Like many people, I’ve begun flying again after taking a pandemic-induced break for much of 2020 and 2021. I recently flew on United Airlines and was shocked to learn that they no longer accept credit or debit cards on board.

They don’t take cash, either, but that’s not particularly surprising. Germ concerns—and other considerations such as speed, convenience, loss, theft and even a national coin shortage—have many businesses pushing their customers to use cards and mobile payments. Most major stadiums, for example, have gone cashless.

But United is taking the concept to the next level by refusing to accept cards or mobile payments for onboard purchases such as drinks and snacks. The only way to buy these items on most United flights is to preload a credit or debit card into your account. There’s also a trial program involving a PayPal QR code on select United flights.

When I checked in for my flight online, I noticed a disclaimer about this policy which encouraged me to preload a card. But the issue didn’t fully register with me until I saw a customer turned down on my flight from Newark to Phoenix because she hadn’t loaded a card in advance. In fact, I didn’t see anyone buy anything as the flight attendants made their way down the aisle. I suspect the preloading policy served as a deterrent.

What other airlines are doing

I have taken a few JetBlue flights lately, and their in-flight services and payment methods were as I remembered them pre-pandemic. During a March flight, my family bought a couple of snack boxes and we paid with a credit card which the flight attendant inserted into a handheld reader. American Airlines recently resumed paid alcohol and food sales on many of its flights with a similar pre-pandemic payment experience. Cash is not accepted, but physical credit and debit cards can be used.

Delta Air Lines stopped accepting cash on its North American flights way back in 2009 (and began accepting contactless payments last year). It’s still possible, however, to pay with a physical credit or debit card if you choose.

Who uses cash anyway?

About five percent of Americans are unbanked, according to the FDIC, but this likely isn’t a population that takes many flights; it’s also very unusual to buy an airline ticket with cash. If you don’t have a credit or debit card, you probably already had to develop a workaround to buy your ticket. One popular alternative is to load cash onto a prepaid debit card. In fact, I saw a reverse ATM in Phoenix Sky Harbor International Airport that does exactly that, although the $6 transaction fee would sting.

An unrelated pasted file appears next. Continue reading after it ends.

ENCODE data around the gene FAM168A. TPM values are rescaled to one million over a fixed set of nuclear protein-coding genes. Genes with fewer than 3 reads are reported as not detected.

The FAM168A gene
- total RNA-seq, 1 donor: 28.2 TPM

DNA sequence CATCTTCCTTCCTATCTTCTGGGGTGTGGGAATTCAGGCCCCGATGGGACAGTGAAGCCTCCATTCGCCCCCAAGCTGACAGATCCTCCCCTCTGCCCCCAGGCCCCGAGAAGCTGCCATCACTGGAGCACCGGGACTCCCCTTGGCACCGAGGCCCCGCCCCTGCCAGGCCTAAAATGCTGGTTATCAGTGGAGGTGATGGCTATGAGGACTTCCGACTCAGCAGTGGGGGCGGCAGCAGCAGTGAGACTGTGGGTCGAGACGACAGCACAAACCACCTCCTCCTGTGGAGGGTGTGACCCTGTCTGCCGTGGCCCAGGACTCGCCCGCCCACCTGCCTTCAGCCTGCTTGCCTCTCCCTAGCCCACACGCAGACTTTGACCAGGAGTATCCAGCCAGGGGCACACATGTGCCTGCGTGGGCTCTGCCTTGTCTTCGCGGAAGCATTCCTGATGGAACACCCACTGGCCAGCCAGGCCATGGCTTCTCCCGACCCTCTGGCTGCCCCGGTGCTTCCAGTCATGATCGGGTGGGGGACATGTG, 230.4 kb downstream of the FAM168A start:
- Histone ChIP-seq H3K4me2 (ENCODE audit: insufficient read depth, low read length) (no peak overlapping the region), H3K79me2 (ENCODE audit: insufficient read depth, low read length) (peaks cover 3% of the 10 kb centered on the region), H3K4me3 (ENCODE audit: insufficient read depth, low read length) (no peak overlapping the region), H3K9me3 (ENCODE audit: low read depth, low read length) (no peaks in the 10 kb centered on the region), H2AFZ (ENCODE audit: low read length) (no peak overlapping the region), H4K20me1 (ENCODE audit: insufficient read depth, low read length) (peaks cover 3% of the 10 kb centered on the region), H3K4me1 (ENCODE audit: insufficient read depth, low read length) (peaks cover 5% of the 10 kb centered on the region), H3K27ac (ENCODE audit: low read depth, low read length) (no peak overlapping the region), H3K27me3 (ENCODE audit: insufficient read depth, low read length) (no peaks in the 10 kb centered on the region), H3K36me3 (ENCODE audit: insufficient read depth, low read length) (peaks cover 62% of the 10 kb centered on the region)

Still, most Americans have at least one credit or debit card, and almost all of them should have access to a contactless payment method. That’s often viewed as less germy and could involve tapping the card itself or using it via a mobile payments service like Apple Pay or Google Pay.

Some people like the privacy and anonymity of cash. And many older Americans still prefer cash for these reasons and others (such as habit). But cash made up just 19 percent of transactions measured by the Federal Reserve Bank of San Francisco’s latest Diary of Consumer Payment Choice.

United’s prohibition on cash and cards is unusual

United’s decision to forgo not only cash payments but also physical credit and debit cards still shocks me. It actually dates back to March 2020, but I didn’t notice since I didn’t fly United for a while. I think they should at least accept contactless payments. Touching cards (or cash for that matter) seems like a minor concern anyway.

“The principal mode by which people are infected with SARS-CoV-2 (the virus that causes COVID-19) is through exposure to respiratory droplets carrying infectious virus,” according to the Centers for Disease Control and Prevention. “It is possible for people to be infected through contact with contaminated surfaces or objects (fomites), but the risk is generally considered to be low.”

It strikes me as hypocritical since United and other airlines are constantly touting the safety of the air on their planes. As their website states: “The latest research is showing that aircraft cabins are among the safest of public indoor environments. A recent study conducted by the U.S. Department of Defense (DOD) supports the conclusion that the risk of COVID-19 exposure on board our planes is almost zero thanks to advanced air filtration systems, required mask-wearing and diligent cleaning protocols.”

Note that the mask mandate is no longer in effect.

Basically, the CDC says that COVID-19 mainly spreads through the air, yet United says their air is safe but don’t you dare try to pay with a physical card or cash because saving a payment method in advance “make[s] your trip safer and more enjoyable.” Pretty squishy logic, if you ask me.

It’s also interesting because the airline industry is filled with copycats, yet at the moment, airlines have very different approaches to onboard refreshments and payments. I have to think United is losing a lot of revenue by making it difficult for passengers to buy food and drinks during flights.

The bottom line

This is another example of how the “new normal” isn’t what you experienced pre-COVID. Summer travel is expected to surge this year, although it will look different in many respects.

I noticed some of these changes during my recent trip, including a host of closed airport restaurants and others with limited menus and staff. I experienced two of the longest security lines in my traveling history in Newark and Orlando, yet breezed through the checkpoint in Phoenix.

American Express popularized the slogan, “Don’t leave home without it.” If you’re flying on United, don’t leave home without saving a credit or debit card number to your account.

Have a question about credit cards? E-mail me at and I’d be happy to help.